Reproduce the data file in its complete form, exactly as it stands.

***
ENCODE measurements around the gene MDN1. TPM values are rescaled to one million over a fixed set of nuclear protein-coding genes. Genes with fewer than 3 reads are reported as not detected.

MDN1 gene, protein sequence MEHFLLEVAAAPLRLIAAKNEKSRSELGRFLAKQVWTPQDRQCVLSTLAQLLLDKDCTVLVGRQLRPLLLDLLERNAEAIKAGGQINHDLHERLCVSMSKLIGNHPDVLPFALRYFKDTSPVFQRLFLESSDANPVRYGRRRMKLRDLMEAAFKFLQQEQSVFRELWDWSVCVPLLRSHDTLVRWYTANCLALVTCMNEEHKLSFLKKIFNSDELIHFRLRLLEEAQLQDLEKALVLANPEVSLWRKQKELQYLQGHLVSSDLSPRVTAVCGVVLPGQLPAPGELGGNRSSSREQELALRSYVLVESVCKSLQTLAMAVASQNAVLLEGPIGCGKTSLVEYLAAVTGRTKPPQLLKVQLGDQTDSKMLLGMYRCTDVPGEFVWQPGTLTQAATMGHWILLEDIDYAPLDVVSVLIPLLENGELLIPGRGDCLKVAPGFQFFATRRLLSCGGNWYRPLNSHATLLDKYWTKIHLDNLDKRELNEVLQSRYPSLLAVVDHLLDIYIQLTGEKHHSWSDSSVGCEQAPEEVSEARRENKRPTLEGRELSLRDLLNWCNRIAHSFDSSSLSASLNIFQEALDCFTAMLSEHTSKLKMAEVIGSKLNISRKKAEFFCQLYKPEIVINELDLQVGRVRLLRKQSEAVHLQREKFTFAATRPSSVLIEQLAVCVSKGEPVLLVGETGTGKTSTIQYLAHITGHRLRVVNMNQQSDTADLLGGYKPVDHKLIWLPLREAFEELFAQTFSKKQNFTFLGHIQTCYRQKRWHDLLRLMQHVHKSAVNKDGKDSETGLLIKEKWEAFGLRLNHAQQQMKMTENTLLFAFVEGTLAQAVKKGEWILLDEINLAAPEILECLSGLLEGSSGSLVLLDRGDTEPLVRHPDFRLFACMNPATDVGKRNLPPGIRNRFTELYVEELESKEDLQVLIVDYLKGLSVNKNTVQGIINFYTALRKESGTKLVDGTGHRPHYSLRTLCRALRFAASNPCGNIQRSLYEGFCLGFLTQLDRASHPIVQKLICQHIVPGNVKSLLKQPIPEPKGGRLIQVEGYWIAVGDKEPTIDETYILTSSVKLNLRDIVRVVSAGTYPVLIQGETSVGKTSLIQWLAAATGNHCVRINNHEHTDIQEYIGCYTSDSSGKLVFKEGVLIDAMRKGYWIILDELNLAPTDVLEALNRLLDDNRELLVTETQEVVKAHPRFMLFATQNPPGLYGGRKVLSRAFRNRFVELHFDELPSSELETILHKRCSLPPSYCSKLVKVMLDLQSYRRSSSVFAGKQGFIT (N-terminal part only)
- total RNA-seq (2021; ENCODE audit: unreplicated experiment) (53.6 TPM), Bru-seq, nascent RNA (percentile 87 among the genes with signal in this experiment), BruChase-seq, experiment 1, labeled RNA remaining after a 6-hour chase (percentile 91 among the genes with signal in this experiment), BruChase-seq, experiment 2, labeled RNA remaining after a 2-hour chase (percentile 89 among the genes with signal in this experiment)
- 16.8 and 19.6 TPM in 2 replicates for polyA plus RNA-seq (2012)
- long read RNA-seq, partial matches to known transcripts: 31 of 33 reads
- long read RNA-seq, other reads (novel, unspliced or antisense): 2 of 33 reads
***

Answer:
ENCODE measurements around the gene MDN1. TPM values are rescaled to one million over a fixed set of nuclear protein-coding genes. Genes with fewer than 3 reads are reported as not detected.

MDN1 gene, protein sequence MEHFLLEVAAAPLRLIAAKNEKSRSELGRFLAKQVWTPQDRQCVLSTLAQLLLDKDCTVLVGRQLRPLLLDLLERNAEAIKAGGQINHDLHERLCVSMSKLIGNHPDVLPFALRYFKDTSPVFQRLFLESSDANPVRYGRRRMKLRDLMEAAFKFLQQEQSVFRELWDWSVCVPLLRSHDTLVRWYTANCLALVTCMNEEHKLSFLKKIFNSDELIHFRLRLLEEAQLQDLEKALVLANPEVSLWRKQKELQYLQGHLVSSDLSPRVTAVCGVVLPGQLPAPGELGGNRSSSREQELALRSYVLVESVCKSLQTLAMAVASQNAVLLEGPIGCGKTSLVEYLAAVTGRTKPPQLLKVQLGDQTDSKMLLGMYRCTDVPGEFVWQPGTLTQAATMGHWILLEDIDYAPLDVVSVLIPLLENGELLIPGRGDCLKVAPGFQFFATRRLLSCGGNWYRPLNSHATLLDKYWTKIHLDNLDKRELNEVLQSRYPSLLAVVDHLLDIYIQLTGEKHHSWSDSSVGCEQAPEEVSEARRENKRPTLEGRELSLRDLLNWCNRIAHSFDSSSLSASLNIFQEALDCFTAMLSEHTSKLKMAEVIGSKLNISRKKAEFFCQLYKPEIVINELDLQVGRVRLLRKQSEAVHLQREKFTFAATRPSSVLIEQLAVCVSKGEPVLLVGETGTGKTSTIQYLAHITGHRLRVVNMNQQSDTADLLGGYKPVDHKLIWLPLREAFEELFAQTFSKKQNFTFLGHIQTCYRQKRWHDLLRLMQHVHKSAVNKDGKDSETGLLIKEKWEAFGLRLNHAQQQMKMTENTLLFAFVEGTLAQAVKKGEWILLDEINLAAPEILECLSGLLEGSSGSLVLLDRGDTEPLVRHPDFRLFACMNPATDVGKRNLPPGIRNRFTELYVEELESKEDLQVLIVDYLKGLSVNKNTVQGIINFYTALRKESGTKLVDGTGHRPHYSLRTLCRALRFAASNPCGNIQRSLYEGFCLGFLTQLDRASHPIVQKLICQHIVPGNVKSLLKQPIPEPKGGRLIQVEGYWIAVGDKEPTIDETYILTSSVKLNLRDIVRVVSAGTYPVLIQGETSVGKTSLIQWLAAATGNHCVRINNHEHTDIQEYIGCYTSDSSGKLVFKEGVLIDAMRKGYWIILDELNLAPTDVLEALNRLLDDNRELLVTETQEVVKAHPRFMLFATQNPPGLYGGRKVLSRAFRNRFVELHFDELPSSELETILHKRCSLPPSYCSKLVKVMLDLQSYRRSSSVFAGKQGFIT (N-terminal part only)
- total RNA-seq (2021; ENCODE audit: unreplicated experiment) (53.6 TPM), Bru-seq, nascent RNA (percentile 87 among the genes with signal in this experiment), BruChase-seq, experiment 1, labeled RNA remaining after a 6-hour chase (percentile 91 among the genes with signal in this experiment), BruChase-seq, experiment 2, labeled RNA remaining after a 2-hour chase (percentile 89 among the genes with signal in this experiment)
- 16.8 and 19.6 TPM in 2 replicates for polyA plus RNA-seq (2012)
- long read RNA-seq, partial matches to known transcripts: 31 of 33 reads
- long read RNA-seq, other reads (novel, unspliced or antisense): 2 of 33 reads